Amendment 2, the medical marijuana initiative, passed with 71 percent voter support last year but is considerably less popular with state lawmakers. That explains why the legislative session ended with no agreement on implementing the amendment, leaving sick Floridians in limbo and major policy decisions to be hashed out in court. House Speaker Richard Corcoran and Senate President Joe Negron — or Gov. Rick Scott — should call lawmakers back to Tallahassee for a special session to pass a comprehensive bill making medical pot reasonably accessible to patients across Florida.
Amendment 2 authorizes doctors to recommend medical use of marijuana for people with debilitating medical conditions, including cancer, AIDS and multiple sclerosis. It also authorizes caregivers to help patients obtain and use marijuana and the Department of Health to create a database regulating doctors, patients, caregivers and dispensing organizations. Lawmakers, at the session's outset, took those simple directives and turned them into an opportunity to push new restrictions on what forms the drug could take, extend the timetable before patients could obtain it and specify that chronic pain alone would not qualify. They also proposed tight barriers to expanding the medical marijuana market, protecting the monopoly of the state's seven current license holders. Even so, negotiations nearly yielded an imperfect but workable compromise. Senate and House bills would have allowed edible and vaping products (though both unreasonably banned smokable pot), permitted marijuana to treat chronic pain linked to a qualifying condition and made medical marijuana tax-free.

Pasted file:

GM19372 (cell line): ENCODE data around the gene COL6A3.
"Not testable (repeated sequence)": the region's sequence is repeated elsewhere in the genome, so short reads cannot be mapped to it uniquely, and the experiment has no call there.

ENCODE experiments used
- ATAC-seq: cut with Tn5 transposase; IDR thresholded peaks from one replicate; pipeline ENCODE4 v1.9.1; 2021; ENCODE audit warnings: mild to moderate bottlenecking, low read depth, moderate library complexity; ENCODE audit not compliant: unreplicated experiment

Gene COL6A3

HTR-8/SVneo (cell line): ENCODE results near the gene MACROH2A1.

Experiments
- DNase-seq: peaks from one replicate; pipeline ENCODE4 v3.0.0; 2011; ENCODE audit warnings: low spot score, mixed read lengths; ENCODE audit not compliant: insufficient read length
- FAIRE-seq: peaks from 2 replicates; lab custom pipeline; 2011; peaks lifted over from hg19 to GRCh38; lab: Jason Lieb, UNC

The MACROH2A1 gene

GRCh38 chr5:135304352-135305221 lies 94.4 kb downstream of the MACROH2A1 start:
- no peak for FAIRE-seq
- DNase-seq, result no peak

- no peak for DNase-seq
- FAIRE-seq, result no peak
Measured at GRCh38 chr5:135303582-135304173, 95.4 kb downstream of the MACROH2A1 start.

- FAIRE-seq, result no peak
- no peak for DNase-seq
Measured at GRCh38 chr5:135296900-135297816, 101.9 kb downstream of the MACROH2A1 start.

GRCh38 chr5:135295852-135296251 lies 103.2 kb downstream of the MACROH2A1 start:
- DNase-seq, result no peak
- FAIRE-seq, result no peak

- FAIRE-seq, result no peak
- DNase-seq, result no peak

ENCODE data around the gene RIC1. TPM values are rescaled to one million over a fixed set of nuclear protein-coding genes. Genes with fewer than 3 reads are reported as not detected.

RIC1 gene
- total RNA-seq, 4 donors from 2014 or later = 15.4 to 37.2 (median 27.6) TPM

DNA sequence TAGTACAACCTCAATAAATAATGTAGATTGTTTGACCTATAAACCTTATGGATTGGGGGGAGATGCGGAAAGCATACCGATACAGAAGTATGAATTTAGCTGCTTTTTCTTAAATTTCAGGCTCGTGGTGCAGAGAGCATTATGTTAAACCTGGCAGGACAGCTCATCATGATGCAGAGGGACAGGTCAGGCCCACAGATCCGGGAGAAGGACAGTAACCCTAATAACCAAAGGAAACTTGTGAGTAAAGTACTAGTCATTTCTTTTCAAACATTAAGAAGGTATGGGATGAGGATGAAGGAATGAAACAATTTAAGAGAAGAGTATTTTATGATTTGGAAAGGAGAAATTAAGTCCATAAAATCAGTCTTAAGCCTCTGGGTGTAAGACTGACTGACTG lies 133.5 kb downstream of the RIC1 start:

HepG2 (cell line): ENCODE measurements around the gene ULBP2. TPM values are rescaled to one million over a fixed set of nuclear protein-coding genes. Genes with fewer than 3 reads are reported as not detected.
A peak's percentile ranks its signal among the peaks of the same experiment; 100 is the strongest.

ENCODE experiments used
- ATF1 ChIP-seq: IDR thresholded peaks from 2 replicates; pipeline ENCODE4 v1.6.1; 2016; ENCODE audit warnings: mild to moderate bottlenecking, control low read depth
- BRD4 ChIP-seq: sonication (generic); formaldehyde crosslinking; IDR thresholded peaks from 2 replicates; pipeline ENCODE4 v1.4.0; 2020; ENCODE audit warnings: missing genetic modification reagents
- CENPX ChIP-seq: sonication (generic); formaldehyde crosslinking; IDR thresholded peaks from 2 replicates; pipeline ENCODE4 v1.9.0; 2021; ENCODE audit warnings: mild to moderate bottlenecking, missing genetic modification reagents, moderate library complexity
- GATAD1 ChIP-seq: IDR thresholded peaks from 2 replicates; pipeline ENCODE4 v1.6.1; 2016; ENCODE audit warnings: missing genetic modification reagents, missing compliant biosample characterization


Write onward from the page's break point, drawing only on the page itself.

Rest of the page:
The effort collapsed in the final hour over how to expand the market. The Senate wanted to cap the number of storefronts each marijuana grower could open at 15 to prevent a few companies from monopolizing; the House favored a limit of 100. While both chambers favored maintaining the current structure — known as vertical integration — that requires license holders to grow, process and dispense the drug, the Senate would have granted 10 new licenses immediately. The House would have allowed up to a year before any new companies could enter the market. Those details would limit patient access, and any rules that hinder market expansion do not serve Floridians who are waiting and suffering.
By failing to pass a bill, the Legislature abdicated its duty to the Department of Health and the courts. With no law on the books, implementation falls next to department regulators, which does not bode well for patient access. The department's draft rules, released in January, kept even tighter limits on expanding the market and, worst of all, left it to the state Board of Medicine to determine what conditions would qualify — a decision the amendment clearly leaves to doctors. If the department maintains that stingy approach to rule-writing, lawsuits will surely follow, from patients being denied access and companies prevented from entering the market. All of that will just delay the launch of a robust, statewide medical marijuana apparatus that brings relief to patients.
Medical marijuana could soon become a billion-dollar industry in Florida affecting hundreds of thousands of patients. Negron and Corcoran have both indicated a willingness to call a special session on the issue. They should do it, and lawmakers should shake off their discomfort with this new market and fulfill their duty to pass a law that puts reasonable regulations in place while ensuring widespread access as the voters expect.